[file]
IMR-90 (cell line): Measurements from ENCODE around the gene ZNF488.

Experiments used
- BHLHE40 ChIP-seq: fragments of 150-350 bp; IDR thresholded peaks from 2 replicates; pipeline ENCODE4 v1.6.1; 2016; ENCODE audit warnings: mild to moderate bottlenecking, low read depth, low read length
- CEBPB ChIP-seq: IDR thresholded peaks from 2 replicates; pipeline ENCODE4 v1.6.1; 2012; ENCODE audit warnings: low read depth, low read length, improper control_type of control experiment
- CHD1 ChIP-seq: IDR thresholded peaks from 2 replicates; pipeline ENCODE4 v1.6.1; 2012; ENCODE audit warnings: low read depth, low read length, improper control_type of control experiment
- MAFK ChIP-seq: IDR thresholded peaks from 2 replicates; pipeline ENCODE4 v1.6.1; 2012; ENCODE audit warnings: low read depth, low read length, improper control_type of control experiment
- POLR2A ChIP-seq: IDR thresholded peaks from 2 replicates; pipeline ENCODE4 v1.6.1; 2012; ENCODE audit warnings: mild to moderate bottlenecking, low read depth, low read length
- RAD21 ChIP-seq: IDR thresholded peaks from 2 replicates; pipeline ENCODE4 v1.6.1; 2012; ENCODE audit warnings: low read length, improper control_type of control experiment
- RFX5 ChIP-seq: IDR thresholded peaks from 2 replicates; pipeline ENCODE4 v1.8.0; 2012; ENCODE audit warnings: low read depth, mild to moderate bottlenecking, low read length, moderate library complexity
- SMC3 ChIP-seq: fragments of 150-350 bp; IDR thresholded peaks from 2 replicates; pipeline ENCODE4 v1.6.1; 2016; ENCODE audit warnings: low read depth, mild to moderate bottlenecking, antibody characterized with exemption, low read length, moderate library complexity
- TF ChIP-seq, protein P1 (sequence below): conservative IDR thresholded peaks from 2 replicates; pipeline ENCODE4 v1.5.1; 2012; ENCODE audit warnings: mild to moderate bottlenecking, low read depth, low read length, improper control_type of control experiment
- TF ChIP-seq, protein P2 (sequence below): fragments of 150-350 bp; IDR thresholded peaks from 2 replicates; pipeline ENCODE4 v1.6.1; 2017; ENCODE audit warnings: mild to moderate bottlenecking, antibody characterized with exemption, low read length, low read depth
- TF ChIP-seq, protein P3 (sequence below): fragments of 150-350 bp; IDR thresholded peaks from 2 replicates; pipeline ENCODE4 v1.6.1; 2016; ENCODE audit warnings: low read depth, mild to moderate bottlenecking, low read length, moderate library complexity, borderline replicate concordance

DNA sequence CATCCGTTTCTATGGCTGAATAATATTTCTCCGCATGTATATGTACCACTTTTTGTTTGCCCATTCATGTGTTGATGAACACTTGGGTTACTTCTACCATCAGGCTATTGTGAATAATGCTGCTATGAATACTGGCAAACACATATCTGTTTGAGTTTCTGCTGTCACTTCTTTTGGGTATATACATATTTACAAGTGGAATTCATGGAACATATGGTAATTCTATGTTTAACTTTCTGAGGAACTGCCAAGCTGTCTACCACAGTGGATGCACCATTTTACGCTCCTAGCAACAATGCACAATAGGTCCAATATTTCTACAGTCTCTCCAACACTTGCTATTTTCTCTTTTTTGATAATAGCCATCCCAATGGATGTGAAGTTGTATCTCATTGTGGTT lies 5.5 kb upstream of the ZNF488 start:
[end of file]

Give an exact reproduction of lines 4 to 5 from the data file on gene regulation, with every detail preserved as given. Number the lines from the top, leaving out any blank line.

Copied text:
- CEBPB ChIP-seq: IDR thresholded peaks from 2 replicates; pipeline ENCODE4 v1.6.1; 2012; ENCODE audit warnings: low read depth, low read length, improper control_type of control experiment
- CHD1 ChIP-seq: IDR thresholded peaks from 2 replicates; pipeline ENCODE4 v1.6.1; 2012; ENCODE audit warnings: low read depth, low read length, improper control_type of control experiment